Secure Your Spot: Early-Bird Savings Until Dec 15 for SB Brand-Led Culture Change!

The Next Economy
Nudie Jeans Showing Customers That 'Repairing Is Caring' (or Why It's Cool to Not Wash Your Jeans)

Sustainability isn't all about sustainability, as I found out from Nudie Jeans — embedding it into the culture and telling a story is where it’s at.

Nudie Jeans LondonWalking past 29 D'Arblay St in London, a window is decorated with the words “Repairing is caring.” What might surprise you is that this isn’t on the outside of a seamstress’s workshop, but a jeans retailer.

Yes, Swedish clothing brand Nudie Jeans is encouraging its customers to repair their denim in a bid to make them last, and subsequently, help them hold off buying new ones for a little bit longer.

“Encouraging our customers to break in and take care of their denims have always been part of Nudie Jeans,” says CSR manager Henrik Lindholm. “This is a way to bring out the unique and beautiful character of the denim.”

It seems that bringing jeans ‘to life’ is very much woven (excuse the pun) into the company’s culture. Whether jeans have been on the road, like Swedish rocker Kent Norberg’s pair (“From Svalbard in the north of Norway, down to Italy, by way of Holland, Belgium, Germany and all the other Nordic countries”); or whether you’re like Nudie office worker ‘Melker,’ who even after painting his flat and having a little one around didn’t make him give in to washing his jeans since he bought his pair one year, four months ago. “I just turned them inside out and hung them outside,” he says.

By offering its customers a repairing service, Nudie takes this culture even further, bringing the jeans that have had a life, back to life.

From the company’s home town in Gothenburg to Melbourne and London, worn jeans owners can pop to their nearest Nudie Jeans store and have their denim fixed — free of charge. If you’re not based near one of the stores, the company will send you a repair kit instead for a bit of DIY.

And it seems to be working. The repairing service is very popular with customers, says Lindholm. “We can see that by how well used [it] is.”

While it strikes me as an unusual concept for a company that lives in a consumerist industry, it’s not unheard of. Nudie isn’t the first to embark on the not-so-travelled-by path of marketing on a long life — last year, Patagonia focused on buying well rather than often, and experienced a dramatic uptick in sales as a result.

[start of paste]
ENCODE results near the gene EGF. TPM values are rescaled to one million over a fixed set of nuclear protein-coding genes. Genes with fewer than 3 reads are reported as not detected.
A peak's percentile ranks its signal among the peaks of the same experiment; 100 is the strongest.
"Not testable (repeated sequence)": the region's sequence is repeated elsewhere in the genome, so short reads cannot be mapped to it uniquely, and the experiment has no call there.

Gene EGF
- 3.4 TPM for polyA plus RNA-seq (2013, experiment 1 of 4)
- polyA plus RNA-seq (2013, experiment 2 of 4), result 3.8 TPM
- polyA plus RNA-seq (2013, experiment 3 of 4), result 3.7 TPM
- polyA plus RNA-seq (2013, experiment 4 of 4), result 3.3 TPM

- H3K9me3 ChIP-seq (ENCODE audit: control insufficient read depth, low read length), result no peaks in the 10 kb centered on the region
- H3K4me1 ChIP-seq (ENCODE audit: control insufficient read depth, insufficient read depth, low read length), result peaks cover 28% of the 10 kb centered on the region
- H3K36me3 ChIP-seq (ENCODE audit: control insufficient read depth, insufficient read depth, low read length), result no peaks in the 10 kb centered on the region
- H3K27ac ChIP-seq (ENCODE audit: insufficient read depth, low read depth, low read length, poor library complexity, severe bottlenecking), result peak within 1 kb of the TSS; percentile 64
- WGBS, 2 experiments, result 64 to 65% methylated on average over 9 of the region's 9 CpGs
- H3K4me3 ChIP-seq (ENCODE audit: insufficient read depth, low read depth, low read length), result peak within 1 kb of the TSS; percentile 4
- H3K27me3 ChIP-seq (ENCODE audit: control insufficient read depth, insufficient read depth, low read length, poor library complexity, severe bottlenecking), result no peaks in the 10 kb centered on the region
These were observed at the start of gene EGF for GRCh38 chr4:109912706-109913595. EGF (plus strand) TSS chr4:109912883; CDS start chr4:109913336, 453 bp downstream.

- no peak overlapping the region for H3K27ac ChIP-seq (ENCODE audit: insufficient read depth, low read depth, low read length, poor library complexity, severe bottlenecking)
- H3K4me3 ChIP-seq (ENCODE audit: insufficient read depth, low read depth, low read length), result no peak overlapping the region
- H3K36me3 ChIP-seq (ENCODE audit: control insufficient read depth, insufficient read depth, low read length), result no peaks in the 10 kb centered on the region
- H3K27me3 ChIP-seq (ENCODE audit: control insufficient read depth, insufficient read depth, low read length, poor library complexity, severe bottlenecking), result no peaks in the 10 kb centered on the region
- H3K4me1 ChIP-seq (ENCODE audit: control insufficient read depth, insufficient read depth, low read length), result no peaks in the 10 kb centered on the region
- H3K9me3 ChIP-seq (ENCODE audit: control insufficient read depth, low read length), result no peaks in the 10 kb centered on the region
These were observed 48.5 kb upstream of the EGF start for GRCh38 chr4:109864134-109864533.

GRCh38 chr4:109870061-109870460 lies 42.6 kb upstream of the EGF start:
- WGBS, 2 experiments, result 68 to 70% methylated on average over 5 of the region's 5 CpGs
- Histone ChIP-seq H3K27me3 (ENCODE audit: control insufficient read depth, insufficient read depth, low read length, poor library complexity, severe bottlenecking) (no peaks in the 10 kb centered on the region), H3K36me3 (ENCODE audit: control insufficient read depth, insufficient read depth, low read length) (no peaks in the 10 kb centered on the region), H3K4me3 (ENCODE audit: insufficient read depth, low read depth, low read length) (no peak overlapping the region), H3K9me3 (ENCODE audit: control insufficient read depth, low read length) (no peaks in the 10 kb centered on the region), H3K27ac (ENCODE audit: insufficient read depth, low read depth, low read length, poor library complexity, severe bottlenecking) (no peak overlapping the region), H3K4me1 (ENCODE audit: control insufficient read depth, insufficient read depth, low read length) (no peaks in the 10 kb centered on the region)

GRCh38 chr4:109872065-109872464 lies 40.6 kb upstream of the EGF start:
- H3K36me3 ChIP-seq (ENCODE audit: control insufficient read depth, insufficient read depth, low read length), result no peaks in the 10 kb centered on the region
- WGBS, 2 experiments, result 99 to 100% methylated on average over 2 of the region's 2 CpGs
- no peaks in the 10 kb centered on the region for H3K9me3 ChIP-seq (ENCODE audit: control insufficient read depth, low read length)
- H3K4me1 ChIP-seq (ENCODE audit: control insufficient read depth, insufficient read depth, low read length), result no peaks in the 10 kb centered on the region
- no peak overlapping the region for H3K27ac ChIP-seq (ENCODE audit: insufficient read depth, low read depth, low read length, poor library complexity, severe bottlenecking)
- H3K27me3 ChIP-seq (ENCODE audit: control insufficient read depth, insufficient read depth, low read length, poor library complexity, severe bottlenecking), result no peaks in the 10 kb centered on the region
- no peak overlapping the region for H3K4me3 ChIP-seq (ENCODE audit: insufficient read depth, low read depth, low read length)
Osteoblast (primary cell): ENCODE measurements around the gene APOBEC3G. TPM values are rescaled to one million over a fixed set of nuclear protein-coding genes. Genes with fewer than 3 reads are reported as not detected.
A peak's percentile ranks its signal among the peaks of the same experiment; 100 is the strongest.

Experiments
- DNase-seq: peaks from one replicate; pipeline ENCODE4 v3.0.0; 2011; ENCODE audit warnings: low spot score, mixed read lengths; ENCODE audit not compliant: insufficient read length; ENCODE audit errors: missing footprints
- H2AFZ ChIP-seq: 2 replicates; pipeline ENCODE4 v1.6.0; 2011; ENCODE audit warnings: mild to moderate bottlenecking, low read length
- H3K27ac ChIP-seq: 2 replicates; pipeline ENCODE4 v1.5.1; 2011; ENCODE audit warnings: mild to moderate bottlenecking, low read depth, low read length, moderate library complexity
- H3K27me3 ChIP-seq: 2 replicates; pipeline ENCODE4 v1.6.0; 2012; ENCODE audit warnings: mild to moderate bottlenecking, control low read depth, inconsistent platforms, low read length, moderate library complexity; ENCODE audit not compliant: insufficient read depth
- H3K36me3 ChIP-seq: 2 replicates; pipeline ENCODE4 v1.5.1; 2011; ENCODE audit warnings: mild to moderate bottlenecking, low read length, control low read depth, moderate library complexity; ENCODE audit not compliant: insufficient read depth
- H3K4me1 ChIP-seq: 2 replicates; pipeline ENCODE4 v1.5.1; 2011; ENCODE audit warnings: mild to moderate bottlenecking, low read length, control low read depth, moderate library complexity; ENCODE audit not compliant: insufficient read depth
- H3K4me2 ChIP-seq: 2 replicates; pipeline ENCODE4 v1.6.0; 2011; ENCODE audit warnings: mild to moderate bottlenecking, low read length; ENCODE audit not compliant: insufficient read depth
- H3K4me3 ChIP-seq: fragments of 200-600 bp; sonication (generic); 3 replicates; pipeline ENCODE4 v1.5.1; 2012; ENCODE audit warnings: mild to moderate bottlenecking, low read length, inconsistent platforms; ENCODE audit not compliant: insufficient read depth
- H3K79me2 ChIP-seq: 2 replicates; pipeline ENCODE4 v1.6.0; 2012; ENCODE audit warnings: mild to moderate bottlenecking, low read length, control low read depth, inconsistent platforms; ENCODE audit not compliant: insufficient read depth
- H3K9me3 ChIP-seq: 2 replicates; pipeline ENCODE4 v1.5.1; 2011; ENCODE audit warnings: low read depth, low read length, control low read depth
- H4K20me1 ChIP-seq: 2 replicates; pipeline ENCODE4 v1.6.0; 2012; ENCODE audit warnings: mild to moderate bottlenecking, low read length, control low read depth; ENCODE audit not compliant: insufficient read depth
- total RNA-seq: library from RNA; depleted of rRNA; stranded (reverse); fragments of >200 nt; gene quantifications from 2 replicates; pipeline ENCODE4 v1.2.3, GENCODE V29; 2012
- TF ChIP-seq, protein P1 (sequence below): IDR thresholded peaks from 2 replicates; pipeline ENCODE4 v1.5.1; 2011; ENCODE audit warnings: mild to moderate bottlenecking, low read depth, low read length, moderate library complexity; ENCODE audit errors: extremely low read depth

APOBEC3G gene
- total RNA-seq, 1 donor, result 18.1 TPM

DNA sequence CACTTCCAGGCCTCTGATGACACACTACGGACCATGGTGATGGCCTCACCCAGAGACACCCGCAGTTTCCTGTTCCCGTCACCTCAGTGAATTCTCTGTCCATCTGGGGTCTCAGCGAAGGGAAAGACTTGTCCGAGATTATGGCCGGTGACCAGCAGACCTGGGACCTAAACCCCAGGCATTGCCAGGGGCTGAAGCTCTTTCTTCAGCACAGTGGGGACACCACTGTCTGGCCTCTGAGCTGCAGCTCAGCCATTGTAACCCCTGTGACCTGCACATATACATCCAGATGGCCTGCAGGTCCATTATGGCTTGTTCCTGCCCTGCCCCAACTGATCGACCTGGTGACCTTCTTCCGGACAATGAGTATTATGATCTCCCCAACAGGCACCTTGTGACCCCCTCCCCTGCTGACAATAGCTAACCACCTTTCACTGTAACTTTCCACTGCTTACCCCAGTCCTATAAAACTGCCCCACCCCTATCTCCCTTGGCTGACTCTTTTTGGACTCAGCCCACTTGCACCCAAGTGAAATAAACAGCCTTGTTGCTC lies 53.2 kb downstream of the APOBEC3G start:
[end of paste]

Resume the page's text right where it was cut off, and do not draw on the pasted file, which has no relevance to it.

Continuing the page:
So how does Nudie Jeans balance the nature of consumerism within fashion and the sustainability or making things last? “I don't know if we do or if we try to do,” Lindholm admits. It was Maria Erixon, founder and creative director of Nudie, who said that the company “was a dream about not having to compromise.”

Inspired by her father, who retreaded old tires instead of selling new ones, the clothing brand emphasizes the value in wearing and repairing — rather than throwing them out and buying new ones.

“It was a dream about bringing a consideration for the environment and human rights into every aspect of the production," Erixon continues.

Because while consumers do make up for a huge part of the lifecycle process, there’s a lot more going on below the surface. Which, as it happens, isn’t so below the surface anymore, as the company strives to be 100 percent transparent. What does that look like? I ask.

“We want the consumer to be able to see exactly where and how their clothes have been made,” Lindholm explains. “The production guide is an attempt to show supply chain all the way down to the cotton field.”

So whether you’re buying khakis or a jean jacket, Nudie’s production guide shows exactly where they’re coming from on a neat map graphic. Using these examples, your khakis are 100 percent from Tunisia, while your jean jacket is mostly likely from Romania (52 percent) but it could also be from Sweden (20 percent), Portugal (14 percent), Italy (12 percent) or Lithuania (2 percent).

The jeans collection itself (which comprises 70 percent of Nudie’s total sales) is also 100 percent organic — a step the company achieved back in 2012. But it wasn’t easy.

“The difficulty was in finding the supplier producing the organic fabric,” Lindholm explains. “During the economic recession several manufacturers stopped developing organic fabrics and Nudie Jeans had to start developing our own organic fabrics together with our suppliers.”

This move was pioneered by the company itself, rather than prompted by consumer demand, and it absorbed the price difference between organic and non-organic sourcing itself.

I wondered whether there are some metrics that have proved this model successful — in popularity of the service, or customers sticking with the brand.

“We have not done any market survey on our customers to check if they are more prone to stick with our brand since we started the repair service,” Lindholm admits. ”But judging by the positive feedback we get, it seems to be the case.”

They must be doing something right — in 2010, the company sold 1m pairs of jeans in 27 geographic markets.

And those in the office have been joining in on the spirit of keeping their denim away from the washing machine (a practice touted with equal conviction by Levi Strauss).

“There are countless stories about the jeans that we wear in the Nudie Jeans office,” the CSR manager says.

Take Fiona Rooke, who’s only washed hers a few times since 2006. “You get them off the shelf looking just like the jean beside them, then you bring them to life.”

Maybe I’ll think again before putting my pair in the laundry pile.

This post first appeared on the 2degrees blog on June 13, 2014.


Related Stories